Tuesday, February 16, 2010

Calling All Social Workers!

I came across this poem the other day and had a strong reaction to it... I'd love for my fellow social workers (and any other followers!) to read it and tell me what YOUR reactions to it are... mine will be coming soon!

What do Social Workers Make?
(based on "What Teachers Make" by Taylor Mali )
by Regina Brett

Social workers, like most teachers, don't make much.
Or do they?

What do they make?
They make an infertile couple celebrate a lifetime of Mother's Days andFather's Days by helping them adopt a crack baby no one else wanted.
They make a child fall asleep every night with out fear of this father's fist.
They make a homeless veteran feel at home in the world.
They make a teenager decide to stop cutting herself.
They make a beaten woman find the courage to leave her abuser for good.
They make a boy with Down's syndrome feel like the smartest kid on thebus.

What do they make?
They make a 10-year-old believe that he is loved and wanted, regardless of long he lasts in the next foster home.
They make a teen father count to 10 and leave the room so he won't shake his newborn son.
They make a man with schizophrenia see past his demons.
They make a rape victim talk about it for the first time in years.
They make an ex-convict put down the bottle and hold down a job.

What do they make?
They make a couple communicate so well they decide not to get divorced.
They make a dying cancer patient make peace with her past, with her brief future, with her God. They make the old man whose wife has Alzheimer's cherish the good times, when she still remembered him.
They make forgotten people feel cherished, ugly people feel beautiful,confused people feel understood, broken people feel whole.

What do they make?
They make more than most people will ever make.

Feel free to tell me if you don't want your comment published - I just want your opinions! :D


  1. i loved it..sometime we see nothing but the crap of our jobs it is hard to see the good we do..i love being reminded of the positives in the face of a 16 year old who finds out he is being adopted by the family he has grown to love or the pure joy and excitement that is in the face of a family who is successfully reunified.

  2. Thank you for posting this. I will be sure to refer to it when I feel jaded or burned out.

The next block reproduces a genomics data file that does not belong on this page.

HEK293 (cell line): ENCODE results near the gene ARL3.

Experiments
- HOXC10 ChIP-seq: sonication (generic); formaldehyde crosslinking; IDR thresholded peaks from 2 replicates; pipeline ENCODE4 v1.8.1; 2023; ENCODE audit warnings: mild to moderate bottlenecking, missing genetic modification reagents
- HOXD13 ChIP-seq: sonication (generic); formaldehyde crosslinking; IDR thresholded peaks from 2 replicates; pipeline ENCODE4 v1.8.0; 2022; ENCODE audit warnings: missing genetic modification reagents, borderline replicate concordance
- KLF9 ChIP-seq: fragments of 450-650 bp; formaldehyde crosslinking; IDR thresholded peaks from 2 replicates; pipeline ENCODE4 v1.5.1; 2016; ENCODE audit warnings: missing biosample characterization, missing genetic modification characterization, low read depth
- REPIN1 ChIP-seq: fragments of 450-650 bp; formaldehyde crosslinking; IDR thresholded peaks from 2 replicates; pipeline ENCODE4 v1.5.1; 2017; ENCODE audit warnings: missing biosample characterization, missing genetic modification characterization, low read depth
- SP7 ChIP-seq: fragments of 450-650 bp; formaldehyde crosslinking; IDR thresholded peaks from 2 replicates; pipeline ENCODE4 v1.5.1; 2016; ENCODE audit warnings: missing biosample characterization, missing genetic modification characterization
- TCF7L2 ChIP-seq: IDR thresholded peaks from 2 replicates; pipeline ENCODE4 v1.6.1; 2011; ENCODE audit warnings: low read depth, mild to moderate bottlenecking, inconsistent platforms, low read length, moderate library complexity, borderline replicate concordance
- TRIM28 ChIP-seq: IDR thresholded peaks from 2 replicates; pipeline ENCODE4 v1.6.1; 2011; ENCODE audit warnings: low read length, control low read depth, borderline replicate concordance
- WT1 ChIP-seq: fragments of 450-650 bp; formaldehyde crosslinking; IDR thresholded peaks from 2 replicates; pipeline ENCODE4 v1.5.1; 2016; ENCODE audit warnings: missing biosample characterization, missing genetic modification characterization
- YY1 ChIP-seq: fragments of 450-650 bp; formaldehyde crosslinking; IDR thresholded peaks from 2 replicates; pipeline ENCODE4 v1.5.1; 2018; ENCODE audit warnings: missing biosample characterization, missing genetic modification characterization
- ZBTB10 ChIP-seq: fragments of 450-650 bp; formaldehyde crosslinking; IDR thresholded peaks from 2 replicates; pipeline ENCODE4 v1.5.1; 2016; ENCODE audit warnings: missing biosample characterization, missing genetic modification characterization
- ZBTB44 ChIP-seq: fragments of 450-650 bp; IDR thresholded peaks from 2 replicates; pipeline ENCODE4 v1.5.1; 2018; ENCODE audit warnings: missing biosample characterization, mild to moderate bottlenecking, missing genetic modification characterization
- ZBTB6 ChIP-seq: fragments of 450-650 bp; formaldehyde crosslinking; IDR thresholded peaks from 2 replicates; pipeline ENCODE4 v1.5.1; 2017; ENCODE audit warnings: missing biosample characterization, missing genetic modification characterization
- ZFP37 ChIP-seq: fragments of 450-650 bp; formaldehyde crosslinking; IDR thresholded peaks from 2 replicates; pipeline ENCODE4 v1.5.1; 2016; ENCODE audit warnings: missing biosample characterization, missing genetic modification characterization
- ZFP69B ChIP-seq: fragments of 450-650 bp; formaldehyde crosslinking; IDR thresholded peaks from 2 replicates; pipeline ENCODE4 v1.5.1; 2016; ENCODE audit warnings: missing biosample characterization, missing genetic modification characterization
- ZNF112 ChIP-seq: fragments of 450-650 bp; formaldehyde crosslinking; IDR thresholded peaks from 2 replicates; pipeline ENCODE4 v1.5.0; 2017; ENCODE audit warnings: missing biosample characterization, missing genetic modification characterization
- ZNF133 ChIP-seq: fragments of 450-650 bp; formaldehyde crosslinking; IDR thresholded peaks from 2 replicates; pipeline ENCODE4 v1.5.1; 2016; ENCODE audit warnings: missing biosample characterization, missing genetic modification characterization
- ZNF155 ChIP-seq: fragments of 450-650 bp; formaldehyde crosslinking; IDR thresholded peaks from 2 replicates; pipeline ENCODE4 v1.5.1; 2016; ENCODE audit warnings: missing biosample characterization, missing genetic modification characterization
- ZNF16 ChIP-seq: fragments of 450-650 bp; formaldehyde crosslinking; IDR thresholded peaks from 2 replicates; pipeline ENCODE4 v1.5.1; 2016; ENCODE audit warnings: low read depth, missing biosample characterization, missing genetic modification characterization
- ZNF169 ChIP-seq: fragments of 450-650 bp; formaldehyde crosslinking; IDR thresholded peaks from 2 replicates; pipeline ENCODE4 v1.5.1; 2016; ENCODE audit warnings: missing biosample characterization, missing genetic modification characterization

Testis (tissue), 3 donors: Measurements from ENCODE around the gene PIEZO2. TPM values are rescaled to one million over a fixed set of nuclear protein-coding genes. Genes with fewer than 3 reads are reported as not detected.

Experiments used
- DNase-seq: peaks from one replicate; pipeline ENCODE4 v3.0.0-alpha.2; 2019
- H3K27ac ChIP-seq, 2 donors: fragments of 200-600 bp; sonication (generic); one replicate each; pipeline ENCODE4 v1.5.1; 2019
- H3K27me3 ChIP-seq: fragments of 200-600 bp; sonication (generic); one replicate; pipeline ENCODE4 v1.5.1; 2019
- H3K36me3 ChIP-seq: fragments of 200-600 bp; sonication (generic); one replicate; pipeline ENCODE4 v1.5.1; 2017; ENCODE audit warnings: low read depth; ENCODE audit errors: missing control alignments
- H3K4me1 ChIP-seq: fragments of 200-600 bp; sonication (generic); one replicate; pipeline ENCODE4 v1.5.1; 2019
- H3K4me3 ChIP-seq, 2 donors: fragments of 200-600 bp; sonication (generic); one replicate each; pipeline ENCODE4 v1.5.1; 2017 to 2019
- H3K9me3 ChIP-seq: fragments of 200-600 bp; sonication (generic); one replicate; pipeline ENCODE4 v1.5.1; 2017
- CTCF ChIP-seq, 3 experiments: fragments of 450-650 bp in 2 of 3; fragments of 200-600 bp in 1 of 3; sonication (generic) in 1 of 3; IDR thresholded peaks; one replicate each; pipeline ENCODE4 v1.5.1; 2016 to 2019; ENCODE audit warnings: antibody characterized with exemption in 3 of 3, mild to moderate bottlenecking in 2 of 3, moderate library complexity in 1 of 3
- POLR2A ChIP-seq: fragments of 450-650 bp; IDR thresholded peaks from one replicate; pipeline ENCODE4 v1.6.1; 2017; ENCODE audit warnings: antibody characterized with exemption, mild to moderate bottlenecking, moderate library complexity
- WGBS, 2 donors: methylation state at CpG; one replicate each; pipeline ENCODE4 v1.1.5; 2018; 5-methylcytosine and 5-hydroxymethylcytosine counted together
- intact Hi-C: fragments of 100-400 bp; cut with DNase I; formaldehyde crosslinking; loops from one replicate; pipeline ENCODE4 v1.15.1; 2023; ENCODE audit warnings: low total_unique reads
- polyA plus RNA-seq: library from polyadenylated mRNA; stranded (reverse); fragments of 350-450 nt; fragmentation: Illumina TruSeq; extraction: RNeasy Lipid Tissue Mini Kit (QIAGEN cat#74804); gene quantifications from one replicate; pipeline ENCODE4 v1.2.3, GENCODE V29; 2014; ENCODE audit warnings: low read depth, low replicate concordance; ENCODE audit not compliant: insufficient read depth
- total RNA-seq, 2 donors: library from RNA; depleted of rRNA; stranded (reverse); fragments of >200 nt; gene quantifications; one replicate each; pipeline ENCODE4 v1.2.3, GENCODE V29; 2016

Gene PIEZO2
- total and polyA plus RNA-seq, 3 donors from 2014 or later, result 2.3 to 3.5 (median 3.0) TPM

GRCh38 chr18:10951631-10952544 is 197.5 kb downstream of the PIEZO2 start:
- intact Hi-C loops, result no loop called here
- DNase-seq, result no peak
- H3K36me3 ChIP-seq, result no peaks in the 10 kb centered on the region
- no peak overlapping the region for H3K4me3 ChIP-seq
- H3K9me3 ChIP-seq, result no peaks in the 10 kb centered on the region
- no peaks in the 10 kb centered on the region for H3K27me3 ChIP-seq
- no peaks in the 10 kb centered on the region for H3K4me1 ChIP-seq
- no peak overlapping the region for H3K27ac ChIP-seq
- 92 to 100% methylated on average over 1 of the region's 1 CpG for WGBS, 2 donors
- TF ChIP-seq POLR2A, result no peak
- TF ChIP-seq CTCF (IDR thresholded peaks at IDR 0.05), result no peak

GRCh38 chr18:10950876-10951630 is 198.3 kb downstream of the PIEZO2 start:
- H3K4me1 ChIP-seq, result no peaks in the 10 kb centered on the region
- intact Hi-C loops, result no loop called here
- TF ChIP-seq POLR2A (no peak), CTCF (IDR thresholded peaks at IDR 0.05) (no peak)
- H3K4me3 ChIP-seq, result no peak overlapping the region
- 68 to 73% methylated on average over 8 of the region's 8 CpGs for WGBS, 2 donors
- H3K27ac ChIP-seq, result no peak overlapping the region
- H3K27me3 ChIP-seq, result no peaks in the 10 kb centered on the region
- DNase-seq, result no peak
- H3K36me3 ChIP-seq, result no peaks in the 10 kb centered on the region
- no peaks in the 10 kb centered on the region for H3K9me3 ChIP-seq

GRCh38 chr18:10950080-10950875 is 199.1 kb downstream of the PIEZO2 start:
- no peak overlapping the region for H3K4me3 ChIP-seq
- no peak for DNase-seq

3. now i want to go back to school ;) become a social worker!

  4. I think we often forget this -- thanks for the reminder!!!

  5. That is really nice, and very true. I just think people also need to be able to make their house payments too. Social work is one of the most undervalued jobs in this society and is waaaaaaay under teachers both salary and respect-wise. JMO.

  6. I didn't like it at all... I almost stopped reading at the "crack baby" part.

    My problem is that I think the attitude of the poem maintains a system in which social workers, who are predominantly women, are expected to exchange tangible financial reward for intangible emotional reward. Women in general are expected to make this trade-off in a way that men are not. And that's the main reason so many social workers burn out and the turnover rate is so high... because intangible rewards will run out at some point. This exchange system doesn't benefit social workers, and it doesn't benefit they people they are trying to help.

    Let's say I had a choice between dealing with these two social workers:

    A) Has a normal, human amount of empathy but doesn't get a big emotional reward out of doing her job. In it for the paycheck. Puts out average effort. Does mediocre-to-good work. Is paid highly, acts professionally, and is expected to conform to a standard. Has done the same thing for at least a decade and expects to stay in the same career.

    B) Passionate. Superhuman empathy. Loves her job. Doesn't have much experience. Goes above and beyond for everyone she is helping, and accomplishes great things... but gets increasingly disappointed by the ones she can't save, or that won't listen to her. Burns out when she stops feeling the passion. Quits halfway through my case.

    I would pick A) in a heartbeat.

    I know there are social workers who combine all qualities: experienced, passionate, professional, stable. I just think they're very rare.

    This may be a somewhat counterintuitive perspective, but I hold it because the current system is deeply flawed, and it's going to stay flawed as long as social work keeps chewing up idealistic young women and spitting them out. I think you need idealism and passion to start off with but there has to be something else as well.